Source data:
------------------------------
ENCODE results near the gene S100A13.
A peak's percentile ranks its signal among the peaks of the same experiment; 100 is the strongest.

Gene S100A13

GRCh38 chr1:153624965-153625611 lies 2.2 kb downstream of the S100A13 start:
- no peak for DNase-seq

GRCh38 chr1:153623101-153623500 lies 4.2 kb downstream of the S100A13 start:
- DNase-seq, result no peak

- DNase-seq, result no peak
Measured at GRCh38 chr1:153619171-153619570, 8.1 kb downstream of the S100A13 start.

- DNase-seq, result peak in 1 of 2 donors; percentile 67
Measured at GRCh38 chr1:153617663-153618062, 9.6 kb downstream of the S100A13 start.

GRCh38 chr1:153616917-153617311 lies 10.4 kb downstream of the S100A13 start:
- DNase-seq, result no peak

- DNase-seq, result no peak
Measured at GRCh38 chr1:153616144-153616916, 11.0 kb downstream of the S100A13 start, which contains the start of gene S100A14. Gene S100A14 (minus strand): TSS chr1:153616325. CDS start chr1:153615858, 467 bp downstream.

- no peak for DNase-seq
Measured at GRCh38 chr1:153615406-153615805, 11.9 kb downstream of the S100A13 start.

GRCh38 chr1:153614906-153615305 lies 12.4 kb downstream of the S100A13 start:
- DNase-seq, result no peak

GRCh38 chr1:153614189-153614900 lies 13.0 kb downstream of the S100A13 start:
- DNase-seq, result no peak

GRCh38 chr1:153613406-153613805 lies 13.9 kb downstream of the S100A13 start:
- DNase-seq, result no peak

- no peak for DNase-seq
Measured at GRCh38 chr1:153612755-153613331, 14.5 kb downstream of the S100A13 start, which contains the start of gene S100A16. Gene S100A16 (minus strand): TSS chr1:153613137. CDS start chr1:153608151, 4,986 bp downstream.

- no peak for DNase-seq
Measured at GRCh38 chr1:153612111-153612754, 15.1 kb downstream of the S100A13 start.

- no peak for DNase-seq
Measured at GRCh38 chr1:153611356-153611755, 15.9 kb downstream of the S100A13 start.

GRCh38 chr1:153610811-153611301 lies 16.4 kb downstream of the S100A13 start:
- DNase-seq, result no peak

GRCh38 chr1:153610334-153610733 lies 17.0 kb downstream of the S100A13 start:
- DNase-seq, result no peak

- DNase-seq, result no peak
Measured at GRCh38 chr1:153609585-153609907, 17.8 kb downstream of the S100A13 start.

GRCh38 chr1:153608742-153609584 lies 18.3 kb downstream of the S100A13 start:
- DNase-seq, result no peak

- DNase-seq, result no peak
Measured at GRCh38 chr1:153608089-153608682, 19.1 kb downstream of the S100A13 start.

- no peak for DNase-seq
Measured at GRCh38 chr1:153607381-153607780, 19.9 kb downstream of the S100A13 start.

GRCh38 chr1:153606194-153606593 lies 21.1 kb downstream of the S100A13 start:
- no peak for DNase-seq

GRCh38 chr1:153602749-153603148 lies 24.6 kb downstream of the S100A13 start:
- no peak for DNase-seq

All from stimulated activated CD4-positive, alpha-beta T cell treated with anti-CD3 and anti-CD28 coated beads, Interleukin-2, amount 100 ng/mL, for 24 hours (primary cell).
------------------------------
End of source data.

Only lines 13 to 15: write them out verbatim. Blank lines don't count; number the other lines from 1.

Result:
- DNase-seq, result no peak

- DNase-seq, result no peak
Measured at GRCh38 chr1:153616144-153616916, 11.0 kb downstream of the S100A13 start, which contains the start of gene S100A14. Gene S100A14 (minus strand): TSS chr1:153616325. CDS start chr1:153615858, 467 bp downstream.